Despite the clout of diplomatic success over this agreement, certain issues can turn the relations on their head. The Iran nuclear issue can provide a major setback to the newly resumed relations, if not addressed in a way that satisfies not only Saudi Arabia and Iran, but also other key players such as Israel and the U.S. For Riyadh, Iran’s nuclear program is a threat to its security, and for Israel, it claims, it is a threat to its entire existence. On the other hand, Iran’s foreign policy is majorly constitutive of a posture maintained against Israel and the U.S., which makes its nuclear program inherently crucial for its security and for upholding its ideology. At one point or another, the party states will have to indulge in a talk over the nuclear issue, which has the potential to stall the relations between the two states if not managed cautiously.
Similarly, the recent talks over the prospects of Saudi Arabia recognizing Israel have spurred a wave of dissent in Iran. The agreement between Iran and Saudi Arabia came at a time when the USA was trying to broker a formal diplomatic recognition of Israel by Saudi Arabia. Although the policy circles in Israel have been shaken by the news of this rapprochement, any prospects of Saudis following the lead of UAE and Bahrain in recognizing Israel could render its relations with Iran dormant once again.
In the same context, the policy of “non-interference in matters of state” essentially requires both Riyadh and Tehran to pull back their support for proxies in Yemen, Syria, Iraq, and Lebanon. The show of power by both regional powers has to be ceased mutually to ensure that the agreement is not dead in the waters. However, this seems difficult considering the interests of their security circles, the extent of their involvement in these conflicts, and the structural gravities confronted by the two states.
One of the most pertaining issues is that the confrontation between Riyadh and Tehran stems from ideological differences that have given rise to sectarian conflicts in the entire region. The two states cut off their ties when Iran burned the Saudi embassy in Tehran in reaction to the persecution of a renowned Shi’ite cleric Shiekh Nimr al Nimr by the Saudi government. This sectarian strife is entrenched in their strategic thinking and has given rise to high levels of mistrust. Even the slightest miscalculation can be potentially misperceived by the opposing party, making the agreement highly vulnerable to external manipulation and rendering its effectiveness in resolving protracted conflicts in Syria, Lebanon, Iraq, and Yemen to a minimum.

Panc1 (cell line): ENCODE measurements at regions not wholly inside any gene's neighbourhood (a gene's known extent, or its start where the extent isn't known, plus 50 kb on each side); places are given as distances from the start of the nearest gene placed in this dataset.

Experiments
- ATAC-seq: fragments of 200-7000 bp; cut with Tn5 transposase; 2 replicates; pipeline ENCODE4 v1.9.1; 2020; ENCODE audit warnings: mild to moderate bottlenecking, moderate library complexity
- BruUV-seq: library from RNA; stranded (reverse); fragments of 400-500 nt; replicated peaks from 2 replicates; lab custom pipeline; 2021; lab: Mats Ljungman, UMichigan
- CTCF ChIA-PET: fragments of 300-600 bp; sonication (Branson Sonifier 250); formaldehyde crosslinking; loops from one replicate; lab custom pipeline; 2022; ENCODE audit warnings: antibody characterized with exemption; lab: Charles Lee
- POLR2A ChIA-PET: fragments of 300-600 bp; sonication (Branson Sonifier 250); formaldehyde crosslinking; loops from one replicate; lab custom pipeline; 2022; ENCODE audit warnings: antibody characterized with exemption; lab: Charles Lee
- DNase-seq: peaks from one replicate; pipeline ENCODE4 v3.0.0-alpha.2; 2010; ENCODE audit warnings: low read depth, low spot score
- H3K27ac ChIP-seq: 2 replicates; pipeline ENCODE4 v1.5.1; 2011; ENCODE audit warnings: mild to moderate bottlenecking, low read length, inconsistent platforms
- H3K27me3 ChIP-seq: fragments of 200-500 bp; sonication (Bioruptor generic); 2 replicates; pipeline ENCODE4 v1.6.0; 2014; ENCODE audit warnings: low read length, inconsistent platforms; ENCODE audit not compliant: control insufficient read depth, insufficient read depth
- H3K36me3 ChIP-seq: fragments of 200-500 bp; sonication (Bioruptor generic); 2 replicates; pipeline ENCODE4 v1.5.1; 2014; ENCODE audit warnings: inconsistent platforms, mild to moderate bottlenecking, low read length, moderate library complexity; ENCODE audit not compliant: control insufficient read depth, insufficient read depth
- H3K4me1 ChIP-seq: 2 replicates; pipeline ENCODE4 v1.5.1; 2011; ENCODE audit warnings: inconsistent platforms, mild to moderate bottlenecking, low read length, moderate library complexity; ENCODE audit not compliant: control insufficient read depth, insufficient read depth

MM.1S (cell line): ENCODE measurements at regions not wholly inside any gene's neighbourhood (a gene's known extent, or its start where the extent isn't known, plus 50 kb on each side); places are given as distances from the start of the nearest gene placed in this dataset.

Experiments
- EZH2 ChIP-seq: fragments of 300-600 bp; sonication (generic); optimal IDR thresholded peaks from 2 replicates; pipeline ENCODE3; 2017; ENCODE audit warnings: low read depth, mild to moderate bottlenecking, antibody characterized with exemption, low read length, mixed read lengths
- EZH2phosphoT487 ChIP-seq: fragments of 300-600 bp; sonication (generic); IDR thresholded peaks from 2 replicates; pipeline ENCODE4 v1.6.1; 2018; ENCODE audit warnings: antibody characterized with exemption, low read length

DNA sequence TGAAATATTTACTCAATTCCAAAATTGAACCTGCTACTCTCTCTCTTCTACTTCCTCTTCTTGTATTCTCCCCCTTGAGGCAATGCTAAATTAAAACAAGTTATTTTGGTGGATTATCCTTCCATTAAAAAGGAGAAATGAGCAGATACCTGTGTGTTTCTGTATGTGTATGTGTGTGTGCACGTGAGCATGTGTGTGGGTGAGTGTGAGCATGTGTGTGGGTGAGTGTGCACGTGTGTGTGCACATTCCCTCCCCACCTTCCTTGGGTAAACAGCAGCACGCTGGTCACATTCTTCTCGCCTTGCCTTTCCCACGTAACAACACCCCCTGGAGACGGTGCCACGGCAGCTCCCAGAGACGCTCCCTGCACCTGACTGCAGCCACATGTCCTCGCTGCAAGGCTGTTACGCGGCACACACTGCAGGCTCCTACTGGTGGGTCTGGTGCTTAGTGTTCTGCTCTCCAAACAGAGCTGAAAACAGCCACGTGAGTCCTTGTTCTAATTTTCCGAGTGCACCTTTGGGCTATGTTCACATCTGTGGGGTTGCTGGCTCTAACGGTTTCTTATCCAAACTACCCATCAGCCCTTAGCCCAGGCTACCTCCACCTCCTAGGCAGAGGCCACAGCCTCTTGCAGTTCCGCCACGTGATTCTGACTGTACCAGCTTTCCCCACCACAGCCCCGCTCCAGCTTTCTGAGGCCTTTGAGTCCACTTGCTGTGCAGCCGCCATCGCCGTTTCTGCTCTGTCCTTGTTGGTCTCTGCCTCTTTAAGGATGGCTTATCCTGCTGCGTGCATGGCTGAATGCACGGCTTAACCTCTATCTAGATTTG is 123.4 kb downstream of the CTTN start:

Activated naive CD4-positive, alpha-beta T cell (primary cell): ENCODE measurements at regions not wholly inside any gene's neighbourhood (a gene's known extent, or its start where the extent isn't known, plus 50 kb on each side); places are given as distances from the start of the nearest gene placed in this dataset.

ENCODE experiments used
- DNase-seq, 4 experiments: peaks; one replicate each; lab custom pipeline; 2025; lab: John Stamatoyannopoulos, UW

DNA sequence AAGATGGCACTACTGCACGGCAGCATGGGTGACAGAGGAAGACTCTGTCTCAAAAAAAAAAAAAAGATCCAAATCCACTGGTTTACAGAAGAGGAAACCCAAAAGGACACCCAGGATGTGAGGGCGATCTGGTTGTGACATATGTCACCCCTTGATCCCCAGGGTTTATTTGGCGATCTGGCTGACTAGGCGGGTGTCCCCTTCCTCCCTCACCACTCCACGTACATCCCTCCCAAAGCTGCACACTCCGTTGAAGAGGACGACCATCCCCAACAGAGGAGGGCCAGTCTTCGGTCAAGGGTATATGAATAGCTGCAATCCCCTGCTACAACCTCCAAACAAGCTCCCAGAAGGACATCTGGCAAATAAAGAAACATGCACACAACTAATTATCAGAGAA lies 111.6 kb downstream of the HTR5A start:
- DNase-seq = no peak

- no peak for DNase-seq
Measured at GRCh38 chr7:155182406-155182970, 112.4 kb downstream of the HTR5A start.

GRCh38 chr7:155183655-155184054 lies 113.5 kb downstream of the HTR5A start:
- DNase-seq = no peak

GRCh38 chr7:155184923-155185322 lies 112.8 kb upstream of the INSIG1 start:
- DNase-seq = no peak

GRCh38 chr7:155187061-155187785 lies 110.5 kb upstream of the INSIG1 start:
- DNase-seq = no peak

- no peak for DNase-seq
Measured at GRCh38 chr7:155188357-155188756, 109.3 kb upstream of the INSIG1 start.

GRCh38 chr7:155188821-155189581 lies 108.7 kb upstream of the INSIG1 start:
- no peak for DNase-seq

What does this mean for the US?
US’s pivot to Asia has had a significant impact on its role in the Middle East as a security provider.
Due to the weakening of the security structure, Beijing has been provided with an opportunity to increase its presence in the Middle East which has repeatedly protested U.S. strategic withdrawal and failed interventions in Libya, Iraq, and Syria. Although the US is the greater military power, China can be seen as the more eminent and powerful diplomatic power in the region. This agreement has been seen with skepticism in the policy circles of Washington, especially concerning the aims of Beijing in the region. At a time when Western powers are using sanctions against Iran, China stepping up to play a central role in the region’s politics may provide Tehran with a breakaway from its isolation.
China’s actions can not be seen as incongruent with U.S. interests, even though they challenge the U.S. approach to alliance-building and dilute its influence in the region.
China has an important role to play in the Middle Eastern region in terms of not only economy but also politics and diplomacy. Its reconciliatory role between the regional rivals, Saudia Arabia and Iran, is being regarded as a “game-changer” by various analysts. While it is a major diplomatic victory, it also presents China with multiple challenges regarding the long-term sustenance of the agreement. A slight shift in China’s foreign policy posture exhibiting an assertive and proactive role is evident however the extent of this shift, in terms of deeper political engagement, and maybe military as well, in the Middle East is yet to be seen. The agreement holds a wide prospect of cooperation and growth for the region and will predominantly be determined by the actions and intentions of Saudi Arabia and Iran.
Mahnoor Rashid: The author is a graduate International Relations student at the National Defence University, Islamabad, Pakistan.